In practice, it can be immensely challenging to deviate from or change societal norms; it is a process that might leave scars. But as we walk through the wreckage of these confines, we will discover an expansive space, buzzing with the energy of possibility. New growth will soften the harsh angles of destruction and reflect our vibrant, complicated, remarkable selves. We believe that we all have within us an explosive power when we can access and express our authenticity, but for that to be a reality, we must challenge and change the systems that limit us.
In the garden, metal shards, as if frozen mid-explosion, will float above fissures of scorched earth. From this destructive moment, planted rays of cool blues and greens and fiery oranges and fuchsias will radiate out in all directions. Guests will be invited into the scene following a shockwave path. While in our garden, we hope guests experience joy and curiosity and take a moment to contemplate their inner power. It is an exciting privilege to share our vision with you, here at Longwood Gardens.
Kinga Obartuch: Loud Hands: A Stimming Garden
Along with my Professional Horticulture Program students and teammates Brandon Jones and Jamie Firman, I am working on a garden titled “Loud Hands: A Stimming Garden”. To explain the concept of our garden, there are two words I should define: first, neurodiversity, which views certain brain-based disabilities, including autism, ADHD, and intellectual disabilities, not as disorders to be cured but as normally occurring variations in the ways human brains work, as defined by the Autistic Self-Advocacy Network, a national grassroots disability rights organization for the autistic community. Second, stimming, which refers to repetitive, sensory self-stimulating behaviors common among neurodiverse people.
Stimming can involve anything from repeating sounds (echolalia) to hand flapping or finger flicking, from touching soft textures to spinning or dancing and more. It is one of the ways that neurodiverse people like myself adapt to a world that is not built for us. We stim because it helps calm or regulate us when we are stressed or overwhelmed. But we also stim to seek joy--because we find pleasure in a particular sensation or movement or texture.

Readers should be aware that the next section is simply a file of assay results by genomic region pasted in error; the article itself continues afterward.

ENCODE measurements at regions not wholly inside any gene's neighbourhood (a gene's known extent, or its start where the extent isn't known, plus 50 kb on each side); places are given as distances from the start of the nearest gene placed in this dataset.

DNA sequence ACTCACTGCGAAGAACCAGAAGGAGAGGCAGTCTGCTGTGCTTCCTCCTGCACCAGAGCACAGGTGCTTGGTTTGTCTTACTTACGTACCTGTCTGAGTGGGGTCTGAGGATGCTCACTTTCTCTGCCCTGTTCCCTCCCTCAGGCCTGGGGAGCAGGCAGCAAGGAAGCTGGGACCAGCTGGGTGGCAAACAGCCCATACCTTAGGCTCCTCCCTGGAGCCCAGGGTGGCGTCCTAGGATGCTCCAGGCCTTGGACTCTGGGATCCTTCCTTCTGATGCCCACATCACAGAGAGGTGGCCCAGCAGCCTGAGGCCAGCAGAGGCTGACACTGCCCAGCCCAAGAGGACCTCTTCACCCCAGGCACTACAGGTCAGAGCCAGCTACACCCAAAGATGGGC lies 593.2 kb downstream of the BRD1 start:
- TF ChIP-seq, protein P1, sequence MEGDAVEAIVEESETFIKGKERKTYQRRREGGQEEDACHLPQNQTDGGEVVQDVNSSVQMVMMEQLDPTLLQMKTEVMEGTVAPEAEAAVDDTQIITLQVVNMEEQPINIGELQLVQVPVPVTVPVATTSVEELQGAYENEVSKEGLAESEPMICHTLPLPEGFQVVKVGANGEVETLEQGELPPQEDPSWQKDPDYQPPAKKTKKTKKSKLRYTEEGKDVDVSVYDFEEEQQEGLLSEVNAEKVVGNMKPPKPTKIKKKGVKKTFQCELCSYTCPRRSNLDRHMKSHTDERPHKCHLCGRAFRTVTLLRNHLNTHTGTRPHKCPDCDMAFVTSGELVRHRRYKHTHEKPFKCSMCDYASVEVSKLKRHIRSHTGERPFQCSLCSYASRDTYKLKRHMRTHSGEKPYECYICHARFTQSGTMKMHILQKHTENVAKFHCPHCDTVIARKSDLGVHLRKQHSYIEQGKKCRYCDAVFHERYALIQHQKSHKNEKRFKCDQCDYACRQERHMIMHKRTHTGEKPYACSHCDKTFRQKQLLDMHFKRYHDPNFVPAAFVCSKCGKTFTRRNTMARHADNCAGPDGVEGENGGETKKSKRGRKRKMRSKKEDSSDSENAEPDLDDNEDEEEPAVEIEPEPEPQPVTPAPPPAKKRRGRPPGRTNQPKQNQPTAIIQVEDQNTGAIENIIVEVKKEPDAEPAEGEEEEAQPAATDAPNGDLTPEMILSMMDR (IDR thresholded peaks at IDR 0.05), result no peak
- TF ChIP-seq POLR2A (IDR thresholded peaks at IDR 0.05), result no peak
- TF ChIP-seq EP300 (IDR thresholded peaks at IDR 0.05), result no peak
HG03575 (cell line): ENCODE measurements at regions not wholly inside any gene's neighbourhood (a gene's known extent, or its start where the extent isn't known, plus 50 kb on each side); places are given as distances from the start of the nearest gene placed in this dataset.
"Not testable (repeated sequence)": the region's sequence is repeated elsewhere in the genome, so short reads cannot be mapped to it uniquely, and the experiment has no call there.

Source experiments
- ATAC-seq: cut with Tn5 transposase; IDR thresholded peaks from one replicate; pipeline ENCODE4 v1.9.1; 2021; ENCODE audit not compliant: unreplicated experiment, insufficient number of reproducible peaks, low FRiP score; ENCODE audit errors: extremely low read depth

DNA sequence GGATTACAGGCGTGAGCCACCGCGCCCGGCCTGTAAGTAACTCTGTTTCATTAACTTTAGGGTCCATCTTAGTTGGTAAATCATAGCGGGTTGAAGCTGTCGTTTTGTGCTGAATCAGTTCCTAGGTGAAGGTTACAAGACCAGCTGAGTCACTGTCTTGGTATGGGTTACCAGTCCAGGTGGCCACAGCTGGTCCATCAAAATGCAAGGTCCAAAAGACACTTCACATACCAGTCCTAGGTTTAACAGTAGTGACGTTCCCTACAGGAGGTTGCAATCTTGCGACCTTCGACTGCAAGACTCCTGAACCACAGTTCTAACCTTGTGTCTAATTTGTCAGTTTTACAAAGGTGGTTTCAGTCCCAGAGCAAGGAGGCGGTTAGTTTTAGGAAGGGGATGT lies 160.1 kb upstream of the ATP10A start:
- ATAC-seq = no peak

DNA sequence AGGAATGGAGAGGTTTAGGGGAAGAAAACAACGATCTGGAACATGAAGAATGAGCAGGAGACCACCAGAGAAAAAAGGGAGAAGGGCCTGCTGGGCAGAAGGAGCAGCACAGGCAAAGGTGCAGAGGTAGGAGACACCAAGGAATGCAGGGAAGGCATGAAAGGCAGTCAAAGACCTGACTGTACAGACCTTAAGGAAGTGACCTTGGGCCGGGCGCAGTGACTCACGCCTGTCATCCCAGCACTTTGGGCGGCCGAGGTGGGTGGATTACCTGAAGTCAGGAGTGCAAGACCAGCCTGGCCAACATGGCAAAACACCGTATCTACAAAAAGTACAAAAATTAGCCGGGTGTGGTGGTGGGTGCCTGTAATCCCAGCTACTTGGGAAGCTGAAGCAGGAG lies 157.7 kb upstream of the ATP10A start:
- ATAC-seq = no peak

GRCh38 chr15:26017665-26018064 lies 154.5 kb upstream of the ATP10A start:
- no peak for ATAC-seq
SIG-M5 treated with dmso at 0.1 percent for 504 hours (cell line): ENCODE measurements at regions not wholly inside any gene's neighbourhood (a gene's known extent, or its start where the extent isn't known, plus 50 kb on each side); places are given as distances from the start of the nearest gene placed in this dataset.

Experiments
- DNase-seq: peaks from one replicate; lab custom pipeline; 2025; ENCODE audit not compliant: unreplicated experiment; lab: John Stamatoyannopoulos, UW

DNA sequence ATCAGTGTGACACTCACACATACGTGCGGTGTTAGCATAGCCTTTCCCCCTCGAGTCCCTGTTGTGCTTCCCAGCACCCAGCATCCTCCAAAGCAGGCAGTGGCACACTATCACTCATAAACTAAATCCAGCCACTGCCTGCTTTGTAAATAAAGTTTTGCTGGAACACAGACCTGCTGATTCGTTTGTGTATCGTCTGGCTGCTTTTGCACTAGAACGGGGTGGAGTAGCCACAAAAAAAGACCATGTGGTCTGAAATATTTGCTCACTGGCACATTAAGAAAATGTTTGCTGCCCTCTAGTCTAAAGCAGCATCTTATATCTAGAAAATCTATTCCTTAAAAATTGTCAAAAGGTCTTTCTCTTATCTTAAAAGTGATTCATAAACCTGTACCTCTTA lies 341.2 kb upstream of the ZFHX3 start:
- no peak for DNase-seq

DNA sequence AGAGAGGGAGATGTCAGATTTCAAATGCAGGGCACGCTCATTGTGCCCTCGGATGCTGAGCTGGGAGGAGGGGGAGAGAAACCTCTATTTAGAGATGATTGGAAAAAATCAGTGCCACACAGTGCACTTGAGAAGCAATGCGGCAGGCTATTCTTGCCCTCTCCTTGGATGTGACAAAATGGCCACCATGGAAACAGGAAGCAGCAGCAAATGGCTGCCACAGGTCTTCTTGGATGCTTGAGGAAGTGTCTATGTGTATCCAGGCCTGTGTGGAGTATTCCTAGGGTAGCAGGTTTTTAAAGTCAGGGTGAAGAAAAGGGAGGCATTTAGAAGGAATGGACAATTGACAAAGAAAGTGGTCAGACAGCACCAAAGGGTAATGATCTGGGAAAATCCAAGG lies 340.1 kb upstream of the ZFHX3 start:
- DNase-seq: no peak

Stimming is often stigmatized and even punished among neurodiverse children. The title of our garden, “Loud Hands”, is a play on a refrain familiar to many autistic folks: “quiet hands” or the idea that neurodiverse kids should be forced not to stim because it is not “normal” or it can be seen as “disruptive” in a neurotypical setting. The idea of “loud hands” isn’t just a title, but a response to the often traumatic and abusive therapies autistic kids experience that force them not to stim, and prevent them from using alternative, non-neurotypical ways to communicate. I was inspired by this concept, as well as the work of Julia Bascom, autistic advocate and editor of the anthology Loud Hands: Autistic People, Speaking—in which she recounts her firsthand experience with such therapies—in the naming and the design of this garden.
To me, this garden design is about accommodating and even celebrating our differences. We are creating a space for other neurodiverse people to have a chance to interact with some fascinating plants, by touch, fragrance, or other interaction, and stim as loudly and excitedly as they want—and in the process, to fall a little more in love with plants, gardening, and the potential for horticulture to improve peoples’ lives.
My team and I have selected plants that will provide a diverse range of sensory experiences, drawing on the skills and knowledge we’ve learned over the last year and half of the Professional Horticulture Program. The garden will feature plants such as Lagurus ovatus (Hare’s-tail Grass), which has a soft and fluffy seed pod; Xerochrysum bracteatum (Strawflower), which has everlasting flowers that create sound when touched; and Pycnanthemum muticum (Clustered Mountain-mint), which has soft, fuzzy leaves and a gentle fragrance. We are excited for both neurodiverse and neurotypical guests to visit our garden and experience how joyful it can be to stim.
Editor’s Note: See these spectacular concepts come to life in our Student Exhibition Garden, on view May 31 through October 31, 2023.
More information on neurodiversity can be found via the Autistic Self-Advocacy Network, and more on “quiet hands” can be found here.
Interested in joining our Professional Horticulture Program? Applications are open now through April 1 for this two-year, tuition-free program that combines hands-on, immersive learning with classroom experience to train and prepare future horticulturists for successful careers. Designed for those currently working in the field, a recent high school or college graduate, or looking to change careers, no other program combines practical experience, coursework, interactive projects, and study abroad opportunities—tuition-free. Learn more and apply.